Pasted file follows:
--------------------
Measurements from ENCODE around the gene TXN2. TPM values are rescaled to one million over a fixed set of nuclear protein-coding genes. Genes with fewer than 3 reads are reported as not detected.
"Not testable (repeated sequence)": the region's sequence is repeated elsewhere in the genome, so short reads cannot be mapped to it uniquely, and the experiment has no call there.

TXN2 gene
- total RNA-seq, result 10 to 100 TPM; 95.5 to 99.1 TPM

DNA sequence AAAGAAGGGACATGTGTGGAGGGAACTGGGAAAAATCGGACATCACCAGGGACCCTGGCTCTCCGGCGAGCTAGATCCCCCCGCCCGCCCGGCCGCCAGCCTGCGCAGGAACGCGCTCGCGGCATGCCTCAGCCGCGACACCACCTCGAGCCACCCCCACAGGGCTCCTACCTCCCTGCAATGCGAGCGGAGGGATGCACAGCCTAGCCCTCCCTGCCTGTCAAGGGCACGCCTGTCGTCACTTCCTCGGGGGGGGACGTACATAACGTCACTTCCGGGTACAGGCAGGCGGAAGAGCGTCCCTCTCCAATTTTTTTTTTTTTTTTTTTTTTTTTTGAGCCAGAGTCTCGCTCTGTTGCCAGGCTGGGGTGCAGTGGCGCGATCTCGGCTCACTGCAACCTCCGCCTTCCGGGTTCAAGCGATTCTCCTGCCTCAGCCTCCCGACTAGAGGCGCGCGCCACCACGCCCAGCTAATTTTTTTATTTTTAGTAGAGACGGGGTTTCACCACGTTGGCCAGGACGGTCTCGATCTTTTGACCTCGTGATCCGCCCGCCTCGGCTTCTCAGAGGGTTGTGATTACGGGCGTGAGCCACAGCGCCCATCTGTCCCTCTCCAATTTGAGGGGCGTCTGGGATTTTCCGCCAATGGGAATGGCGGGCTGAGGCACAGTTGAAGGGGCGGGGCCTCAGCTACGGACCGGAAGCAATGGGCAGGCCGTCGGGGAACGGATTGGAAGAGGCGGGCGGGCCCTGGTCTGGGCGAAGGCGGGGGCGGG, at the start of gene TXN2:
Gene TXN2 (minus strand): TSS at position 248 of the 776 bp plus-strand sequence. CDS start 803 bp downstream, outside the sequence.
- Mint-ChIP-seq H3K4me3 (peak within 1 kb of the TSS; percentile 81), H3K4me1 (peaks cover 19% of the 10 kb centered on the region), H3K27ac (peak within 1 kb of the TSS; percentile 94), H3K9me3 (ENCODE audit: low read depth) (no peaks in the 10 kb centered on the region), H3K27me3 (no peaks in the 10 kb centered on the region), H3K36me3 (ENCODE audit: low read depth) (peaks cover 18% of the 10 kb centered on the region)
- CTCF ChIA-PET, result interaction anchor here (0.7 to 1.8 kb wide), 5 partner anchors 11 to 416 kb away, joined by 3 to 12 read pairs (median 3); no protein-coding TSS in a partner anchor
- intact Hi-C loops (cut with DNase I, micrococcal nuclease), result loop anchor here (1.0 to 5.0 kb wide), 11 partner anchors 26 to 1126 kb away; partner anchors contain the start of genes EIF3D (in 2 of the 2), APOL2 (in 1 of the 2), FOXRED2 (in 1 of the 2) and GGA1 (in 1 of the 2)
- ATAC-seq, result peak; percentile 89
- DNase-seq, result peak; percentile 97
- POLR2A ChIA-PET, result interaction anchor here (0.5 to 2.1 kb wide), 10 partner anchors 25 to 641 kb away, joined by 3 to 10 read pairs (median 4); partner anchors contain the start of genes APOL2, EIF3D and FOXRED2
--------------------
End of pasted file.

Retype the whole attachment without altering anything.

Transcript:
Measurements from ENCODE around the gene TXN2. TPM values are rescaled to one million over a fixed set of nuclear protein-coding genes. Genes with fewer than 3 reads are reported as not detected.
"Not testable (repeated sequence)": the region's sequence is repeated elsewhere in the genome, so short reads cannot be mapped to it uniquely, and the experiment has no call there.

TXN2 gene
- total RNA-seq, result 10 to 100 TPM; 95.5 to 99.1 TPM

DNA sequence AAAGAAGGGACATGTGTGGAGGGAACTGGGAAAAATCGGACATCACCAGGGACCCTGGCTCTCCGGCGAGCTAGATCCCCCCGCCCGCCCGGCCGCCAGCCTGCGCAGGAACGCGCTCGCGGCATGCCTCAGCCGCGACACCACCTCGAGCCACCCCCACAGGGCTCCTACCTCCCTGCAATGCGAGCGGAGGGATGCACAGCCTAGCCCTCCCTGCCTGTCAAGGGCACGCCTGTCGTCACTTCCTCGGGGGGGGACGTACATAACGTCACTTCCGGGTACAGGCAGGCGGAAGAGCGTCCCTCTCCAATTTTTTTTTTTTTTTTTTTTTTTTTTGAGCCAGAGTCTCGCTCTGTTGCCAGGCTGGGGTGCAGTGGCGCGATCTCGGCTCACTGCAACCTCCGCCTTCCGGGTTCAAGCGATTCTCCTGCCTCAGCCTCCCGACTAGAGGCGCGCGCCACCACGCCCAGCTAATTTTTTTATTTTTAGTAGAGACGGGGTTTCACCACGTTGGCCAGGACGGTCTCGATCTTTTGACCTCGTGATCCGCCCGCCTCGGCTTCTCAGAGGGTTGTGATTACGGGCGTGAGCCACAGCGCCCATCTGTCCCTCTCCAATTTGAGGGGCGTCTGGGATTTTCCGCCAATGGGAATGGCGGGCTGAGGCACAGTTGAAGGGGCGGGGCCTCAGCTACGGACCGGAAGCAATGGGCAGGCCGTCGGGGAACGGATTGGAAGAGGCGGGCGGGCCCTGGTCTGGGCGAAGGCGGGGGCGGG, at the start of gene TXN2:
Gene TXN2 (minus strand): TSS at position 248 of the 776 bp plus-strand sequence. CDS start 803 bp downstream, outside the sequence.
- Mint-ChIP-seq H3K4me3 (peak within 1 kb of the TSS; percentile 81), H3K4me1 (peaks cover 19% of the 10 kb centered on the region), H3K27ac (peak within 1 kb of the TSS; percentile 94), H3K9me3 (ENCODE audit: low read depth) (no peaks in the 10 kb centered on the region), H3K27me3 (no peaks in the 10 kb centered on the region), H3K36me3 (ENCODE audit: low read depth) (peaks cover 18% of the 10 kb centered on the region)
- CTCF ChIA-PET, result interaction anchor here (0.7 to 1.8 kb wide), 5 partner anchors 11 to 416 kb away, joined by 3 to 12 read pairs (median 3); no protein-coding TSS in a partner anchor
- intact Hi-C loops (cut with DNase I, micrococcal nuclease), result loop anchor here (1.0 to 5.0 kb wide), 11 partner anchors 26 to 1126 kb away; partner anchors contain the start of genes EIF3D (in 2 of the 2), APOL2 (in 1 of the 2), FOXRED2 (in 1 of the 2) and GGA1 (in 1 of the 2)
- ATAC-seq, result peak; percentile 89
- DNase-seq, result peak; percentile 97
- POLR2A ChIA-PET, result interaction anchor here (0.5 to 2.1 kb wide), 10 partner anchors 25 to 641 kb away, joined by 3 to 10 read pairs (median 4); partner anchors contain the start of genes APOL2, EIF3D and FOXRED2